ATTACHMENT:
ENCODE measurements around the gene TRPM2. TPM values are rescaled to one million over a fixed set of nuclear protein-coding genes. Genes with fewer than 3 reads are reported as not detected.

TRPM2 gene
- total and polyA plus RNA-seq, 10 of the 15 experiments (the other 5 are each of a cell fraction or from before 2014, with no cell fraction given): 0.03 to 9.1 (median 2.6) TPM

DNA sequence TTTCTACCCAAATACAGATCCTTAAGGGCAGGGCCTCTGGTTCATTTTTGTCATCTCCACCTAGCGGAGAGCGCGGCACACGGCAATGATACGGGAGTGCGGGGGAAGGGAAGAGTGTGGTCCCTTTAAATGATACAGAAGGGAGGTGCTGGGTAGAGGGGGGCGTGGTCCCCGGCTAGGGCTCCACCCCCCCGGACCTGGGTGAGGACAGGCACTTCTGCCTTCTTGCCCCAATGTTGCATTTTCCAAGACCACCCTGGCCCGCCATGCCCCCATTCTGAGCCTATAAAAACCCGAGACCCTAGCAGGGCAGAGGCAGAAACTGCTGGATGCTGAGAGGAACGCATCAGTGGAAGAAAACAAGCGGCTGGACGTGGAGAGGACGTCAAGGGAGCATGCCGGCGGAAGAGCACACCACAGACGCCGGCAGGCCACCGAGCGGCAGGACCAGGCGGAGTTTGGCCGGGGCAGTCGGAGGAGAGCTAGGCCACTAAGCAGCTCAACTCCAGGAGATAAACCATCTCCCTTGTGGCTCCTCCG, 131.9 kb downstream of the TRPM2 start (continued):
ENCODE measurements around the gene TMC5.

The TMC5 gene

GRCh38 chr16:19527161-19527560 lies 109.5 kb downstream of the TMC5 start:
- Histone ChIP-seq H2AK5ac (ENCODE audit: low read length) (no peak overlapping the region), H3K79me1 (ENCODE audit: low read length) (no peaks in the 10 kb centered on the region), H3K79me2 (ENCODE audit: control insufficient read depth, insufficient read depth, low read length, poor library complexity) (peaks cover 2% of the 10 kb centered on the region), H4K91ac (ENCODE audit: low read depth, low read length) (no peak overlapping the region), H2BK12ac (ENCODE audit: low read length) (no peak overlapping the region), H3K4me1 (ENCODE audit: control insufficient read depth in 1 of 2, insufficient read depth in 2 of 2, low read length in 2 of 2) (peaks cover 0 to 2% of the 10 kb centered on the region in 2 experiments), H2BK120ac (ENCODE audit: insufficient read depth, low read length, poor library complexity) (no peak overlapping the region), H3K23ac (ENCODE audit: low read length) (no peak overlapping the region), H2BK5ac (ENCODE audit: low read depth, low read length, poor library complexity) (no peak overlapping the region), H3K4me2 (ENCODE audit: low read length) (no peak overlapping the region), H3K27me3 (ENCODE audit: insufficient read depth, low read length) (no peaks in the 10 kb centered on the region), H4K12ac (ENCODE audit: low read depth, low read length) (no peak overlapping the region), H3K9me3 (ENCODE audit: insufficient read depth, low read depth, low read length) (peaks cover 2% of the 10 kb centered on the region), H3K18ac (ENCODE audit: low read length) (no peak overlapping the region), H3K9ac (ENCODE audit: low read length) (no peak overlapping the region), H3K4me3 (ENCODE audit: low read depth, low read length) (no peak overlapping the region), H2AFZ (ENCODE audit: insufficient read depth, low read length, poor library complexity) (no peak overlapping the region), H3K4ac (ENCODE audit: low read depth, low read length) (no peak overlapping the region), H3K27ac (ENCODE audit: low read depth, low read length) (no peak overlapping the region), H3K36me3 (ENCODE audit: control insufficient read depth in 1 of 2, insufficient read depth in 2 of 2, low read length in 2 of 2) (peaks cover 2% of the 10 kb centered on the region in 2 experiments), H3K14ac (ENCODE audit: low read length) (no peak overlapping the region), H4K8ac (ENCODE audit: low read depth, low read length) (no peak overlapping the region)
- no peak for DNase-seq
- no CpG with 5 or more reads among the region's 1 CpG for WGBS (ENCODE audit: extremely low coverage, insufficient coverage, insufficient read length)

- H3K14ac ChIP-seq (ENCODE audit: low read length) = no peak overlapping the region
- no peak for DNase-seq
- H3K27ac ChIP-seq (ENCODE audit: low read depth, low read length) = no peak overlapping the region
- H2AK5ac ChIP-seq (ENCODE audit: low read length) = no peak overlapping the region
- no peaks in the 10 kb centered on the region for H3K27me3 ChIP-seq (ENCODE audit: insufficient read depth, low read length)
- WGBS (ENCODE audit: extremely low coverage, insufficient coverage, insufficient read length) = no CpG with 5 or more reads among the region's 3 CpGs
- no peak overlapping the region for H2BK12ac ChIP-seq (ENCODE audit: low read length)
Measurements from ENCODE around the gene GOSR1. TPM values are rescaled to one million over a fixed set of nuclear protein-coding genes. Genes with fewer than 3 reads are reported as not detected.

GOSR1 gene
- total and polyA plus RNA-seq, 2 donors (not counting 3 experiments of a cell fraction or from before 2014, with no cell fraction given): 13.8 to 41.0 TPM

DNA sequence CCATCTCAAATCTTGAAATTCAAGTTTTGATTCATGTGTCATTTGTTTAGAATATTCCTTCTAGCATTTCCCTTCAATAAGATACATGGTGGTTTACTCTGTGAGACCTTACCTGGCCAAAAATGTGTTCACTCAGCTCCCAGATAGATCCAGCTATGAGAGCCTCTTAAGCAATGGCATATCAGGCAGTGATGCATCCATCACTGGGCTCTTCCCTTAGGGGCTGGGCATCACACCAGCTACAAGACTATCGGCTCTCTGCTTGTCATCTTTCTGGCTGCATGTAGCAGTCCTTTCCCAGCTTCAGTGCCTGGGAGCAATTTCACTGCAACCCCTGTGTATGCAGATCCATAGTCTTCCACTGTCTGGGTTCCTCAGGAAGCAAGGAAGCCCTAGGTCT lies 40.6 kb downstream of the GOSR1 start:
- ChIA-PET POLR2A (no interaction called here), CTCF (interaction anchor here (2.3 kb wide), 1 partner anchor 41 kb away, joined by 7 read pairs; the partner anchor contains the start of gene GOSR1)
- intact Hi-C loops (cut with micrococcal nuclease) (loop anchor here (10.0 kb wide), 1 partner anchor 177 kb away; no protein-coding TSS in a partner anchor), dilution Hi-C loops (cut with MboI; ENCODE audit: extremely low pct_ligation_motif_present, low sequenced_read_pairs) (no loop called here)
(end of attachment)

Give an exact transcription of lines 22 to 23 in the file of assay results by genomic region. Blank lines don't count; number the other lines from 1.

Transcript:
- ChIA-PET POLR2A (no interaction called here), CTCF (interaction anchor here (2.3 kb wide), 1 partner anchor 41 kb away, joined by 7 read pairs; the partner anchor contains the start of gene GOSR1)
- intact Hi-C loops (cut with micrococcal nuclease) (loop anchor here (10.0 kb wide), 1 partner anchor 177 kb away; no protein-coding TSS in a partner anchor), dilution Hi-C loops (cut with MboI; ENCODE audit: extremely low pct_ligation_motif_present, low sequenced_read_pairs) (no loop called here)